5 Tips for Surviving a Plague
The spread of deadly diseases is a scary and inevitable fact of life. The worst episode in modern times -- the influenza pandemic of 1918-1919 -- killed up to 50 million people. More Americans died of the “Spanish flu” than in the battles of World War I.
Although nowhere near as deadly, there have been plenty of health scares since then. They include the swine flu in 1976 and 2009, the 2003 outbreak of severe acute respiratory syndrome, and the Ebola epidemic of 2014. All of these episodes point to the value of preparing for the worst.
“We can’t sit around and act like lemmings,” says Jay Carafano, a Heritage Foundation national security scholar, and an expert in survival planning. “On the other hand, if we run around like an extra in Outbreak, we won’t serve ourselves or our families very well. Citizens and communities have to take a proactive and constructive role in ensuring their own survival.”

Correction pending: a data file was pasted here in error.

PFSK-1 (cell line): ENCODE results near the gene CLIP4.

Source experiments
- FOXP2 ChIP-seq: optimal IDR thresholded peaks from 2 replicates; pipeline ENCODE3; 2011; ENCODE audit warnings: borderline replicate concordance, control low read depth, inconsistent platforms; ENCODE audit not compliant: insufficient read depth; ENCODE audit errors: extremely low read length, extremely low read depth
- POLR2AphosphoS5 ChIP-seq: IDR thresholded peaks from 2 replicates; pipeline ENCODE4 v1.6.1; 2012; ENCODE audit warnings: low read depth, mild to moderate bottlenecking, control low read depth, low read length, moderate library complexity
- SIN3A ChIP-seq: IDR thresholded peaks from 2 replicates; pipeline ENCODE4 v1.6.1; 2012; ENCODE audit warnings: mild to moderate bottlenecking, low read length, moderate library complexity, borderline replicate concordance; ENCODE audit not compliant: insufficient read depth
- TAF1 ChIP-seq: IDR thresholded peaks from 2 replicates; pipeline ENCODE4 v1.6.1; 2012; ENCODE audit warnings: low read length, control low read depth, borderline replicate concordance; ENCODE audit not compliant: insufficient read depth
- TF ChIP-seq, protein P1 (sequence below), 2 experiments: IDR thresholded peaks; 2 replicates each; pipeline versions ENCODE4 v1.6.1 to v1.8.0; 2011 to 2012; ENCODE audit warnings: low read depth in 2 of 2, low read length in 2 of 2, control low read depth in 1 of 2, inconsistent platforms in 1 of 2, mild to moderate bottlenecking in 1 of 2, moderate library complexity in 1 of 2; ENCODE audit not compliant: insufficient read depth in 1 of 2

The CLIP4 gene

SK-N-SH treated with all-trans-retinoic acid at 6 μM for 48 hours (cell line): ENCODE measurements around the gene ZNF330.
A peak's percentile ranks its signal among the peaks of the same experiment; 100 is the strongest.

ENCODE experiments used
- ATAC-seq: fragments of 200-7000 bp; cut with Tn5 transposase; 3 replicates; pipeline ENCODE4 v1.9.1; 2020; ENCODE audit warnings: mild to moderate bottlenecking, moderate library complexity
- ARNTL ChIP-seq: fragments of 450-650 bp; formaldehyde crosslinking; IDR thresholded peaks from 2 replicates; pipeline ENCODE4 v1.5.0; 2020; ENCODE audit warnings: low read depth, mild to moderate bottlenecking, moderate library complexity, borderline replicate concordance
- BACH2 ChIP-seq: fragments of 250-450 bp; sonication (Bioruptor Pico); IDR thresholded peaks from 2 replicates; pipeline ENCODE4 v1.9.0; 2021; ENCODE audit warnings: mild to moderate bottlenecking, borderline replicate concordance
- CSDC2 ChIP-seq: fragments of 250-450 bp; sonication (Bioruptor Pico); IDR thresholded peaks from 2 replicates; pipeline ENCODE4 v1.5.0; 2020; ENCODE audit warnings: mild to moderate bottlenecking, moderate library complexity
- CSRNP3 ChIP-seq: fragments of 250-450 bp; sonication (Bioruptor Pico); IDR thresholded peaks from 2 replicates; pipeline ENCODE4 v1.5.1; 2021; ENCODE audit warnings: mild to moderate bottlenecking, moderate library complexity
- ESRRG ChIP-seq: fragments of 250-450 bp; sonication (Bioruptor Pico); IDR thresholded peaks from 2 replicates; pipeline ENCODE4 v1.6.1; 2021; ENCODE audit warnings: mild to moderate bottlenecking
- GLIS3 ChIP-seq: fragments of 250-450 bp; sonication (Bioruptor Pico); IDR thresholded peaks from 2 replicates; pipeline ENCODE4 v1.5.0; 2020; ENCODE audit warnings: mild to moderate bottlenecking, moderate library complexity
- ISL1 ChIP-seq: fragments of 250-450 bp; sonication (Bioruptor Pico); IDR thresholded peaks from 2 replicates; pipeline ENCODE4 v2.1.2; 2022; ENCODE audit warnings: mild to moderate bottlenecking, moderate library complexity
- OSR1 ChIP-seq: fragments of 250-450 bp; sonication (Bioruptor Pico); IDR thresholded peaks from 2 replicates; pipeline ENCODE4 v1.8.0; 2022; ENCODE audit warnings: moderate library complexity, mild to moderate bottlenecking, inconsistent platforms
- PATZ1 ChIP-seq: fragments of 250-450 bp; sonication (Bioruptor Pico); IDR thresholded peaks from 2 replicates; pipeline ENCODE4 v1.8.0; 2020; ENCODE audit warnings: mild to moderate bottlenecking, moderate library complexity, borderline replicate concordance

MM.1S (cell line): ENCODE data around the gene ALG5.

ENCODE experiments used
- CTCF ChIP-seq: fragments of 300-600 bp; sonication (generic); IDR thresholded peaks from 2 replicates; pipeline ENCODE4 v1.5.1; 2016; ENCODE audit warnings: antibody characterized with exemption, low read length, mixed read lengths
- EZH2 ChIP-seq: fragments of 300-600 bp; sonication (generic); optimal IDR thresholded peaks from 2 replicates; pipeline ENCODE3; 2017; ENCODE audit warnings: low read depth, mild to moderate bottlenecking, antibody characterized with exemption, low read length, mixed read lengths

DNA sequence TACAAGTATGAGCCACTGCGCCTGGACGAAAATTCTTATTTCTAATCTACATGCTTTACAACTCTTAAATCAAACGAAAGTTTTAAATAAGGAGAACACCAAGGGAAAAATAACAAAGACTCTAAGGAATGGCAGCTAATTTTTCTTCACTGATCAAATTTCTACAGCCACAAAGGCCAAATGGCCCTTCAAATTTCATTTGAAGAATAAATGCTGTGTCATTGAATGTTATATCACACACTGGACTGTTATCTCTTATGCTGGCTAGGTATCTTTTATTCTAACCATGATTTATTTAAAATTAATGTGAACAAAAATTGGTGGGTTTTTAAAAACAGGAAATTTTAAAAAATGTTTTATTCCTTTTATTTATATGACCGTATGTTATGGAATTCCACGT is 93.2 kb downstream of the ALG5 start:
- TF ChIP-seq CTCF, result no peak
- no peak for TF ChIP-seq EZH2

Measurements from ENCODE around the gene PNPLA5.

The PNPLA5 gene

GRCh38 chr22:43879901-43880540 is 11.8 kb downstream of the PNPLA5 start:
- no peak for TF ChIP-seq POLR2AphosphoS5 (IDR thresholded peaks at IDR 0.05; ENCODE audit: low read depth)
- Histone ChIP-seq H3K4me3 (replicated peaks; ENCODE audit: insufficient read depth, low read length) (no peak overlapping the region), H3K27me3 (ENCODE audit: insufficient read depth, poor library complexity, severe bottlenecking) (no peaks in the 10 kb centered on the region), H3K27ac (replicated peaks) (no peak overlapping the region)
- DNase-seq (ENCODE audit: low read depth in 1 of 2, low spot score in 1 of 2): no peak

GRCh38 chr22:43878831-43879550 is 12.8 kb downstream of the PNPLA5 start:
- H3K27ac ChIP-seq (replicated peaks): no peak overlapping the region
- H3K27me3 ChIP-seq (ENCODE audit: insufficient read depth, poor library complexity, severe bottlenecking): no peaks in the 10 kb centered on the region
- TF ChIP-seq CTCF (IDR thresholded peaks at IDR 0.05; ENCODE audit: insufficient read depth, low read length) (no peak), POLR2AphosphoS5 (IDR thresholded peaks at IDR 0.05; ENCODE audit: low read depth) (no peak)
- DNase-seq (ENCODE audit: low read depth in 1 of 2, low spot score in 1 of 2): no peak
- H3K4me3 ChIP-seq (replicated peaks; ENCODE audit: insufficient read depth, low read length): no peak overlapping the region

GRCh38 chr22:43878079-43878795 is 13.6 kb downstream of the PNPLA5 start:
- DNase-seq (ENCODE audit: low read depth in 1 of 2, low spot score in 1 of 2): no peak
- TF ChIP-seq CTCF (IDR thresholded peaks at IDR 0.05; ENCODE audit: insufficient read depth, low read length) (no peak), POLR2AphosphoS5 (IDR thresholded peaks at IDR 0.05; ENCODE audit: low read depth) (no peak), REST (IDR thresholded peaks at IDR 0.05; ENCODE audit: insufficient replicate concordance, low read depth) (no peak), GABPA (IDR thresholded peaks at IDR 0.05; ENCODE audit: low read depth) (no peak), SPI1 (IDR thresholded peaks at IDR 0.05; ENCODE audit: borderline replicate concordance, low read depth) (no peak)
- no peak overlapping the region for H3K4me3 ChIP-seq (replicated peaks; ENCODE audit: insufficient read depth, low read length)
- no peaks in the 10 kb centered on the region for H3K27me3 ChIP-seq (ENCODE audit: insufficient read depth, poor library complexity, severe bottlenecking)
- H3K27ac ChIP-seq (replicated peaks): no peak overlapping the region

Carafano shares his advice for surviving a plague in his e-book Surviving the End: A Practical Guide for Everyday Americans in the Age of Terror. Below, find his top tips:
You can’t survive a health threat if you don’t realize it exists or don't understand it, but you also can’t trust everything you hear amidst a panic.
Good risk communications have three components: 1) They identify a real danger; 2) they explain the risk simply and clearly; and 3) people know how to act after getting the details.
Hold community leaders accountable before an emergency to make sure their communications meet those standards. And if a threat emerges, seek information from trusted sources, like a family patriarch or preacher.
Adopt healthy practices